Clemec Corporation – Furniture Project
Clemec is a successful producer of specialty chemicals. It operates nine large campus sites in the United States, with a number of different business units on each site. These business units operate independently, with direct reporting to corporate headquarters. Site functions such as safety, environmental, and facilities management report to a host organization—typically the business unit that is the largest user of their services.
Joanne Stagley has worked in the Facilities group at the Clemec, South Florida site for the last two years. The Facilities manager, Tim Smith, reports to the General Manager of the largest business unit on site, the highly profitable Adhesives and Sealants Division. In total, Clemec, South Florida was comprised of five different business units. Joanne started with Clemec when she graduated with her business degree from NSU. She was excited about her new assignment—leading a project for the first time. She remembered Tim saying, “We’ve got office furniture dating back to the 80s. There are those ugly greentop desks that look like they came from military surplus! I am especially concerned about computer workstation ergonomics— it is a major issue that we absolutely must fix. Poor design has been having a detrimental impact on employee health and retention. I want you to lead a project to transition our office furniture to the new corporate standard. There is only one caveat, we need to have the furniture in place by year end. That means we have less than ten months to make this happen.”
Joanne assembled her project team: Jim, the site safety/ergonomics engineer; Gale, the space planner; Carol, the move coordinator; Andrea, the human resource coordinator; and Klaire, the procurement/accounting liaison for Facilities. At their first meeting, everyone agreed that ergonomics was the most urgent concern. All five business units responded to a workstation survey that identified injury-causing ergonomics. The team was developing a plan to replace old desks with new, ergoadjustable furniture by the end of the year. Joanne asked Klaire about the budget, and Klaire responded, “Facilities should not pay for this. We want the individual business units to pay so that the costs will show where they are incurred.” The team agreed that developing HR collateral would be critical to employee retention and recruiting. Using corporate approved vendors was discussed as a potential constraint.
Gale spoke up: “You know, we’ve got lots of department moves going on constantly. Everybody is always jockeying for space and location as their business needs change. Besides the ergonomics, could we say that only corporate standard furniture gets moved? That would force changing some of the stuff that’s just plain ugly.” Everyone agreed that this was a great idea. Joanne presented the project plan to Tim and got a green light to proceed.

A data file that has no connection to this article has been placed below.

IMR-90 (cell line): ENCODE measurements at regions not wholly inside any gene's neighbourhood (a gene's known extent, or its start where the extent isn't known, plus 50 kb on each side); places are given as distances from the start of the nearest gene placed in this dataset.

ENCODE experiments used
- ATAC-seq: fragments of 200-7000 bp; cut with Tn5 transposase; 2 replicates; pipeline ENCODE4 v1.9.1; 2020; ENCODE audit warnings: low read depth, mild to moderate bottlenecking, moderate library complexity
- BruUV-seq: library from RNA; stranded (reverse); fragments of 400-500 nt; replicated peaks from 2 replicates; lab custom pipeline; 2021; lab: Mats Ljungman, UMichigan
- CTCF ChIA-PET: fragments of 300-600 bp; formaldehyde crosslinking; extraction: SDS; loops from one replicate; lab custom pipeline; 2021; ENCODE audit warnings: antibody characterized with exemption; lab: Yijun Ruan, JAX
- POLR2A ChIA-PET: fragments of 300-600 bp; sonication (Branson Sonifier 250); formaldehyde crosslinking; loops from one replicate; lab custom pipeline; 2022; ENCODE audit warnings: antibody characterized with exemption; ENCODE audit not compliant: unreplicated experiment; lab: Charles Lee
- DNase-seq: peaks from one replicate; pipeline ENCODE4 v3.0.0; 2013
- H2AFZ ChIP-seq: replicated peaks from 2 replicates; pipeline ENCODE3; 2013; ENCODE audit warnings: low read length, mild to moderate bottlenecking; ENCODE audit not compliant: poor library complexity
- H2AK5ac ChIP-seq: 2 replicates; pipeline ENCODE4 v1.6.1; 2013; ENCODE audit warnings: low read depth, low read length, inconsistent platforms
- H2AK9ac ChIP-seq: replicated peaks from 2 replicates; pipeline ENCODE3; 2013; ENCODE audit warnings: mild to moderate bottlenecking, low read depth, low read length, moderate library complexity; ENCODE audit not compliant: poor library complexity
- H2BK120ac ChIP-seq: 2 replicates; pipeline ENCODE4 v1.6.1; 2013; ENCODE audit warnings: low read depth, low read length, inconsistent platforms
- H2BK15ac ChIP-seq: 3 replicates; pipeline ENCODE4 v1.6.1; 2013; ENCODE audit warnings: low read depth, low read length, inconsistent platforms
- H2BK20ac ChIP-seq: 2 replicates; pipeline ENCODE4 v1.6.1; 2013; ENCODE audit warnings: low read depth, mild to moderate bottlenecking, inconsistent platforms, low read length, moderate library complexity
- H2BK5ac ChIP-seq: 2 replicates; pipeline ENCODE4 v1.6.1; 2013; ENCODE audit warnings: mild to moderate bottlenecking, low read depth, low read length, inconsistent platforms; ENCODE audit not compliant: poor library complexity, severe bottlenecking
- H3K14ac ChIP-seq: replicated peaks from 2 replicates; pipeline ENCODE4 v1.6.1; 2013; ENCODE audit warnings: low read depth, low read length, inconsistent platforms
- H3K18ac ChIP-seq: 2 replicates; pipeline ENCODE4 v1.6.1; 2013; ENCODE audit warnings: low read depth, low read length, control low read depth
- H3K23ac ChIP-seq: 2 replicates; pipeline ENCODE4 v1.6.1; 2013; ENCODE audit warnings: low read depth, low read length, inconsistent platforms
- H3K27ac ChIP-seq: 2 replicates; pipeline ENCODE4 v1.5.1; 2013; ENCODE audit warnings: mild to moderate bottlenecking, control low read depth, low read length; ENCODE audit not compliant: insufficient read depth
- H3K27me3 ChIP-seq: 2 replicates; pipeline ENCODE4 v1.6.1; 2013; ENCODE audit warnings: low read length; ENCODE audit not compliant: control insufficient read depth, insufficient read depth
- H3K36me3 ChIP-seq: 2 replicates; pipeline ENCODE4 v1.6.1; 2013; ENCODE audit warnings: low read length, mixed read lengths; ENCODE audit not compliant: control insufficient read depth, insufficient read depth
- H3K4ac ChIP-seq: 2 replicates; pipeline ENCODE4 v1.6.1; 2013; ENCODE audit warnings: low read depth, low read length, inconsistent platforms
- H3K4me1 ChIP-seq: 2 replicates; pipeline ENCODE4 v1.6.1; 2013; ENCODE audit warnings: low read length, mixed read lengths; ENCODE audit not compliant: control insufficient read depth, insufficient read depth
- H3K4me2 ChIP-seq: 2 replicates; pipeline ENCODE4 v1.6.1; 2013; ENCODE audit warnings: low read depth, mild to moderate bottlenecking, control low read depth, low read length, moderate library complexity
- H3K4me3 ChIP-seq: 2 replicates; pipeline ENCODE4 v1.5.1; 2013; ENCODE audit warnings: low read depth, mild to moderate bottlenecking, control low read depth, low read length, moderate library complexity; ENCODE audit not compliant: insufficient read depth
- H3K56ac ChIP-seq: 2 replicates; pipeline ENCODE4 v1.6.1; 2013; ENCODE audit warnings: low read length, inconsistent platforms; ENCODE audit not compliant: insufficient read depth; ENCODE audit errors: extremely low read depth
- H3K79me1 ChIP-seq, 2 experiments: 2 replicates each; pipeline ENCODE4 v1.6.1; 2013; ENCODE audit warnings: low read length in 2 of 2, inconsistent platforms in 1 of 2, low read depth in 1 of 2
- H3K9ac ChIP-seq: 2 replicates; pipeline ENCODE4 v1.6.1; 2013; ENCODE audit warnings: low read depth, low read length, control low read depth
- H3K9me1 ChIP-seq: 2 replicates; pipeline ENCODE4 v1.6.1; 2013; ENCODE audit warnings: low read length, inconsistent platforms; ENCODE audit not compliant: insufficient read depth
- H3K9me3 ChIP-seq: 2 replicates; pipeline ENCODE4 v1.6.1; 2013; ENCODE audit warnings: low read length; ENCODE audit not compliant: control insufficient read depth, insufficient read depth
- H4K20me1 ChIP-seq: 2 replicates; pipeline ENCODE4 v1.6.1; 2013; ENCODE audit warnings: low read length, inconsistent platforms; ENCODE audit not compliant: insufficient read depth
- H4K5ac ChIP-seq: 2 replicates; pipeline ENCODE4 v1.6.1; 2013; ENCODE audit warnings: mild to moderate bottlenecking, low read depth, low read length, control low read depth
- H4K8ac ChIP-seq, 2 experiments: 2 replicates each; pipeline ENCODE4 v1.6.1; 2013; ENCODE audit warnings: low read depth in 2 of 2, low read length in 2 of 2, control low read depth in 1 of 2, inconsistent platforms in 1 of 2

Jerry Wax is a planning manager, with 22 years experience at Clemec. His business unit, Photo Chemicals Division (PCD), is losing money. Digital photography is continuing to reduce the size of the market, and PCD is having trouble matching the competition’s relentless price-cutting. Jerry recently transferred to Clemec, South Florida from corporate headquarters, where he ran the economic forecasting group. He is considered a new broom, and he is determined to sweep clean.
One of Jerry’s early actions was to negotiate with his general manager for a department move. Money was tight, and the site facilities function charged an arm and a leg for the move. However, Jerry felt it was important to move from Building 4, where they were next to Production, to Building 6, where they could be close to Marketing, Forecasting, and Accounting. His General Manager agreed, and there was
lots of excitement in his team about their upcoming move. Jerry assigned one of his planners, Ralph, to work with the Facilities team on the layout and move plan for the group. Things seemed to be going fine—Jerry saw Ralph sitting down with the move coordinator, and they seemed to be on track.
The day before the move, Jerry hung up the phone from a particularly tense teleconference with a Canadian subcontractor. Production was not going well, and product availability would be tight for the rest of the quarter. Clustered around his desk were Ralph, Carol, and a person he had not met yet, Joanne. After hurried introductions, Joanne told Jerry that his filing cabinets could not be moved. The cabinets are large lateral files, five feet wide and two feet deep, a combination of both filing cabinets and bookshelves. Jerry brought them with him from Corporate because he thought they looked nice with their dark grey steel sides and wood veneer tops. Joanne told him that he would have to replace them with new corporate standard cabinets, virtually the same size. Jerry said, “You mean you want me to throw away perfectly good filing cabinets and spend another $2,000 on new ones, just so they match? I won’t do it!”
Joanne replied, “Then I won’t authorize the movement of the old cabinets.”
Jerry said, “You’re joking—these cabinets are grey, the new ones are grey—the only difference is the wood top! You’d throw away $2,000 for nothing?”
Joanne replied stiffly, “I’m sorry, that’s the policy.”
Jerry said, “I don’t care what the policy is. If I have to move them myself, those cabinets are not going to the dump. My division is losing money and I am not going to throw money away. If you do not like it, you are going to have to get your general manager to convince my general manager to make me do it. Now would you pleasleave so I can get some work done.”